Aon Study Reports Homeowners ROE Still Improving but at Slower Rate

October 29, 2003

Aon ( announced the results of Aon Re Worldwide’s second follow-up study of return on capital in the U.S. Homeowners insurance marketplace.

The results of the study reportedly reveal further improvement in expected return, although the rate of improvement has slowed. The Homeowners insurance line continues to produce a prospective return on equity (ROE) that is substantially less than its cost of capital.

The findings of the update indicate that the Homeowners insurance industry is estimated to have increased its rates by 4.8 percent in the first half of 2003, vs. 7.8 percent in the prior six months. The average increase for new rate filings in the last six months was 11.1 percent, vs. 12.5 percent in the prior six months.

Based on filings through June/July 2003, the estimated prospective ROE for Homeowners lines is 6.3 percent compared to six months ago when the expected return was 5.9 percent. A year ago the expected return was 4.8 percent. This update for the first time includes rate filing information for the state of Texas, and takes into consideration rate reductions recently ordered in that state.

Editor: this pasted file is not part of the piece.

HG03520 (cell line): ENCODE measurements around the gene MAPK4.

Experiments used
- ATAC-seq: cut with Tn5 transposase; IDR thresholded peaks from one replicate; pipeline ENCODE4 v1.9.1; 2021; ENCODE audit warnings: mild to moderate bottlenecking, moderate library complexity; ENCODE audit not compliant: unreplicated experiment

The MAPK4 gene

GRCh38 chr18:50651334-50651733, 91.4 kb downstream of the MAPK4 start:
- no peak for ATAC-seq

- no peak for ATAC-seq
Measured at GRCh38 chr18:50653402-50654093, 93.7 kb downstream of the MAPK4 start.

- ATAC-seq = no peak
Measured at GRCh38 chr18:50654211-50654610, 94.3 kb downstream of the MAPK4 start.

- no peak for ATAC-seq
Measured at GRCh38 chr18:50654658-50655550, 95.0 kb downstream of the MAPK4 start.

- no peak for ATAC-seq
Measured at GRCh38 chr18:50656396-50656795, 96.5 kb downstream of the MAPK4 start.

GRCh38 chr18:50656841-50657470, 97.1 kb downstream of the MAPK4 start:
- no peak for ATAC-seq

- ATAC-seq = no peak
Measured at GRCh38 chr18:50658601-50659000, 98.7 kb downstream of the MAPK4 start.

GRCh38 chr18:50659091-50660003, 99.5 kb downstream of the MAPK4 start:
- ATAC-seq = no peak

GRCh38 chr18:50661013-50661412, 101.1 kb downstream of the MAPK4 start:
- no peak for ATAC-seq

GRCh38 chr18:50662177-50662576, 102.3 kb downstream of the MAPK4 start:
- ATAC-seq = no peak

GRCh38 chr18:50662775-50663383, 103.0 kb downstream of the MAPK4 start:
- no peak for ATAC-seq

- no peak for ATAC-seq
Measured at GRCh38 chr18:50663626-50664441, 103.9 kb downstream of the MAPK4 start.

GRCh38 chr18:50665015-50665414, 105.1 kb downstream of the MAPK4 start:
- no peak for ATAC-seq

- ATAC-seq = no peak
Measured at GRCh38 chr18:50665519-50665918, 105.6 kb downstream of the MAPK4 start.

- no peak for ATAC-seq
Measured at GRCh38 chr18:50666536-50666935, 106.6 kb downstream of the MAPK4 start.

This study by Aon Re is the third in a series to provide an update on the economic status of the market given the history of inadequate or negative returns experienced by many Homeowners insurance providers, and the challenges faced by companies in order to continue to provide this coverage. The study provides a prospective look taking into consideration changes that have been filed, and is adaptable to assess prospective return on capital for individual companies. The study shows that the outlook for Homeowners insurers is improving, but further actions to improve underwriting results and management of capital are needed.

The analysis involved with this study includes the rate filings of the top five Homeowners insurers in each state for the states that represent 80 percent of the U.S. population. Aon plans to continue annual updates of the study hereafter.

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